For the last couple of years I’ve been curious on the nature of original work, or invention, in so far as software is concerned. I’ve had the fortune of speaking with inventors, patent holders, fresh PhD graduates, and entrepreneurs. Each time I meet these people, I feel engaged. Engagement is that notion of true interest and focus that I’ve lost perspective on over the years. Work turns into momentum and somewhere along the way I lost my engagement. I can't remember meeting someone who holds a PhD that wasn’t engaging. Perhaps for 2 reasons: first at some point they opted out of the comfortable, but traditional path of private industry and, second, they’ve spent considerable time devoted to more graduated and critical thinking. More than once I’ve considered going back to school. I even took the GRE last fall. Ultimately, I couldn’t settle on a field of study that I was excited enough about to devote a period of my life to. My favorite summary of why to get a PhD: "Pursuing a Ph.D. is the only way to spend 4 to 8 years being paid to work on something that the market does not directly value in the short term." I haven't found anything yet that I'd like to make that long of a bet on, but there are a few questions that could be good canidates: how can machines interface directly with the physical brain to expand cognition, can machines ask good questions, can nuclear energy be safe and affordable. I believe all of these to be in the realm of possible...it could be now or in 50 years. I’ve had some conversations with PhD students, over many beers, who were disillusioned with the process of choosing a focus for their studies. My limited impression is that you apply to school thinking you’d love to study X. But then you realize that there are only Y professors taking on new candidates, even fewer with whom you have a chemistry, and even fewer who have funding to support your work. A lot of work to not be doing what you’d like to be doing. Additionally, you have to enjoy the process, and having been a pragmatist most of my working life, the idea of research is much different than engineering/development: your work is not a means to a specific end.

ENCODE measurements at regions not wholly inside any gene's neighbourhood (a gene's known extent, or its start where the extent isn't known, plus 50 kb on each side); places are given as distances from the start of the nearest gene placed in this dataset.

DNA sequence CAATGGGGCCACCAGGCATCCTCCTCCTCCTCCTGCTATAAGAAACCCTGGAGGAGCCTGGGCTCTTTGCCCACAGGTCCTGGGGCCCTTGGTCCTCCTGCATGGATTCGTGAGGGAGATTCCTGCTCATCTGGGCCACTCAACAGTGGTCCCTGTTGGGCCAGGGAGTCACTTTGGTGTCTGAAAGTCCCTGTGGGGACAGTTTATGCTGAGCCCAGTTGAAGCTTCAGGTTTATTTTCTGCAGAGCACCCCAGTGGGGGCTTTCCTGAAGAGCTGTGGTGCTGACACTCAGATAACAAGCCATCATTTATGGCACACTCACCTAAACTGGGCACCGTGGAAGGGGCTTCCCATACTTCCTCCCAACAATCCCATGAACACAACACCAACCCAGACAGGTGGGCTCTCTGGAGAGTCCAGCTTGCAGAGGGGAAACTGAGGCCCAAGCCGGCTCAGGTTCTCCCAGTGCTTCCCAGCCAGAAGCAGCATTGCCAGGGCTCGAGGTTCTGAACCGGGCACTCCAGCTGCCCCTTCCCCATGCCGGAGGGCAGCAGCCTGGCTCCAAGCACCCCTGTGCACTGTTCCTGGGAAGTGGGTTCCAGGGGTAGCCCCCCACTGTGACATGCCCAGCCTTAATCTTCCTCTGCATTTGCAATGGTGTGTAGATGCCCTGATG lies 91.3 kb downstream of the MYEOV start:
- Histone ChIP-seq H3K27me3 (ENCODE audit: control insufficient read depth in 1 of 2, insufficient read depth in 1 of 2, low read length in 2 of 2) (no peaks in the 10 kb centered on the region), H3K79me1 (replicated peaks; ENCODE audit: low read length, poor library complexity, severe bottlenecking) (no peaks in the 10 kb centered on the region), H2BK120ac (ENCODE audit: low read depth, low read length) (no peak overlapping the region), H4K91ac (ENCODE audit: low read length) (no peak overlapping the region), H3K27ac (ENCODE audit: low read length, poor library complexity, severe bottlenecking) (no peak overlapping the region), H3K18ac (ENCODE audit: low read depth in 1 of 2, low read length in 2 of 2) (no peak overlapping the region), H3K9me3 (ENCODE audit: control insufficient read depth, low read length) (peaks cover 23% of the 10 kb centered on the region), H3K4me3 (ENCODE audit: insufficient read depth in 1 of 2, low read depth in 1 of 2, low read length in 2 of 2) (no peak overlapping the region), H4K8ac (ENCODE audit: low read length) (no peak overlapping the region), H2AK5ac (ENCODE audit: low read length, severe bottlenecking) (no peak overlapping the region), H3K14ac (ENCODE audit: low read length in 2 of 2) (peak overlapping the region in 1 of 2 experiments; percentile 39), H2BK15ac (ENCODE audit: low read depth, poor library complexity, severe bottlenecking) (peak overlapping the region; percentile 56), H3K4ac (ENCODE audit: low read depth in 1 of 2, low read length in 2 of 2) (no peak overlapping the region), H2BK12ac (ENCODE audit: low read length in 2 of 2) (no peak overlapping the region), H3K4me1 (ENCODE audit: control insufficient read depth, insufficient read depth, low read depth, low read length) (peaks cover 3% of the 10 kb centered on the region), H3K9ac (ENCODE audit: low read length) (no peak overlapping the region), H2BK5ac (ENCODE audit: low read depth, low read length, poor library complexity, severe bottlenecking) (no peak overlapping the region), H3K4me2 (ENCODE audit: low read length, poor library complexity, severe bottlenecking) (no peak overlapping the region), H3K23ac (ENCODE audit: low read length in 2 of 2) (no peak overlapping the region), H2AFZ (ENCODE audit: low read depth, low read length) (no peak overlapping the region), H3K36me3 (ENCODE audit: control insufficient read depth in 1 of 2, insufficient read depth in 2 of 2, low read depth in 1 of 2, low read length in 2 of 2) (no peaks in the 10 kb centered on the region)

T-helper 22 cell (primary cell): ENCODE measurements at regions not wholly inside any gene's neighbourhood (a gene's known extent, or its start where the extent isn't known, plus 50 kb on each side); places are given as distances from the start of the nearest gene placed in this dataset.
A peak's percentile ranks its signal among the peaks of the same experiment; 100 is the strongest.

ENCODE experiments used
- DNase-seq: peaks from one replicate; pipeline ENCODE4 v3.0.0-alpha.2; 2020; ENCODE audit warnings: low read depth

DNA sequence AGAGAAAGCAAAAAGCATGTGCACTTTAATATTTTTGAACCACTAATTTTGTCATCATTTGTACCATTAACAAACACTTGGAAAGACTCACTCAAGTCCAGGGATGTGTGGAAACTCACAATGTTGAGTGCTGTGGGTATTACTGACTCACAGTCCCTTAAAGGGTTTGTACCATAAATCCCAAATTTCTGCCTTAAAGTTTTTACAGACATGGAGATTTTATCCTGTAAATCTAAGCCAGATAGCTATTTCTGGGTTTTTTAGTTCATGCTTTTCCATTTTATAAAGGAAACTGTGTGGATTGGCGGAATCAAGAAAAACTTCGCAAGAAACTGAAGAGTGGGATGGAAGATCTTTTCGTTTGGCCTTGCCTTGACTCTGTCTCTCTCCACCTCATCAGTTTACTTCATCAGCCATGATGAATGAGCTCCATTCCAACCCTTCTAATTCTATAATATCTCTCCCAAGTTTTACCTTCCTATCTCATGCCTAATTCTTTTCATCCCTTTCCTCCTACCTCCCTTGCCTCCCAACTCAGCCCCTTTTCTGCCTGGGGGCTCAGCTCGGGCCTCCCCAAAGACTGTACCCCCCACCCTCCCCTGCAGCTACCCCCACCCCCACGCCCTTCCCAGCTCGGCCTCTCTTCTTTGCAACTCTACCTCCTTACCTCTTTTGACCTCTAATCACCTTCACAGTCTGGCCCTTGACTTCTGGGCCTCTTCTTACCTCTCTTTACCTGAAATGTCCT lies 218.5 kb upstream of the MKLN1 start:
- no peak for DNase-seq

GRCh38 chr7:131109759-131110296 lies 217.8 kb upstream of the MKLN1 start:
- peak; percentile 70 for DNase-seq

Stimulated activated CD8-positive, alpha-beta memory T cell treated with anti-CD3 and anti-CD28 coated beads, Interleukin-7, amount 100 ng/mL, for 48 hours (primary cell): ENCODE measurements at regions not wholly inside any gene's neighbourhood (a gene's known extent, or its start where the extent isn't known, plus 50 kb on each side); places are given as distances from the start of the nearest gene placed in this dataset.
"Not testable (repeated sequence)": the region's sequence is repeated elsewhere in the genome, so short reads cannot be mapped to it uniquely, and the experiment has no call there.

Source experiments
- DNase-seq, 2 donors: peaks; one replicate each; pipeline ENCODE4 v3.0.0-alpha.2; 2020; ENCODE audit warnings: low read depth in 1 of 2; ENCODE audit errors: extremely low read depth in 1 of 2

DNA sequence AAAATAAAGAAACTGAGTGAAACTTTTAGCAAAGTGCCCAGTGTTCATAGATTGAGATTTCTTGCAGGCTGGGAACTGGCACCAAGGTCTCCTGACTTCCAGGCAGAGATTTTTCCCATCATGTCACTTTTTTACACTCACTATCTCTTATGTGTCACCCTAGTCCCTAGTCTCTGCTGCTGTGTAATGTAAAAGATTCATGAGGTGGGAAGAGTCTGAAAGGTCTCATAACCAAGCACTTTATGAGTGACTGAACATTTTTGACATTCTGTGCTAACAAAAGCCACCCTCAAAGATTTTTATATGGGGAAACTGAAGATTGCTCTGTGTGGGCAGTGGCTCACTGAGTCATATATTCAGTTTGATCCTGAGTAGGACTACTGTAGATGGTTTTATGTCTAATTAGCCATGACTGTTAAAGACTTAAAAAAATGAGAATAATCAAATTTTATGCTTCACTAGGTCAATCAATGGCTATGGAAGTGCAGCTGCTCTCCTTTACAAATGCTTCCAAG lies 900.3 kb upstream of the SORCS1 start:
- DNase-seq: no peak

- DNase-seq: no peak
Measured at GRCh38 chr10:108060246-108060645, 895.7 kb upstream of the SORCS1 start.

For now I’ve put my academic ambitions on hold. I've turned my attention towards inventors and/or entrepreneurs. I believe there are 2 broad notions of producing an original work: academic or hacking. I’ve been a hack for sometime. Make it work, make it right, make it fast. The lack of discipline in that approach can have it’s own pernicious effects. In fact, if you watch this fantastic talk on the background behind the recent resurgence in neural networks, you can draw a line to Geoffery Hinton who can draw a line to many other researchers going back to the 70’s. Geoffery makes a strong argument for the case of pure research. But the very nature of how he came up on this discovery proves that his research could easily have not produced something so applicable outside academia. For decades neural networks were a mostly academic exercise until he found a couple of key revelations. The previously mentioned article on research vs tinkering strikes a chord and makes me want to be more disciplined in my hackery. Not to long ago I did some of my own hackery on LDA as it relates to travel blogs. Likely, somebody has already done similar work, but I did little research to build on previous work. I also was quite sloppy in execution. However, my aim was to address a basic premise: was this problem solvable? To that end, I enjoyed the process very much. A personal challenge of sorts, similar to the reason do long distance triathlon, speak publicly, or venture into surf outside my comfort zone: I aim to push myself and grow.
There are innumerable ways for me to produce an original work. I've decided to focus on 3 tenants: the work should be applicable at some point in the near future (less than 2 years), that work must be distinct enough from other works which can include how that work was executed, and, finally, I’d prefer to leverage my existing talents that exploit knowledge across unique domains. My current expression of that original work is through a new startup that aims to disintermediate traditional retailers and advertising by connecting brands more directly with consumers. If you are one of the 2 followers of my blog, you'll note this is a departure from my consulting adventures. With good reason, I need to scratch an itch to create something from nothing. There are many interesting machine learning challenges to tackle in this new startup adventure: recommendation systems, identifying unique products and their variations, and reinforcement learning. Within that space, I aim to do some exciting work that will, no doubt, leverage lots of other’s work. Perhaps I might be able to leverage the work of an academic whose efforts haven't yet seen production. A marriage of academic and entrepreneurial endeavors seems a fitting compromise.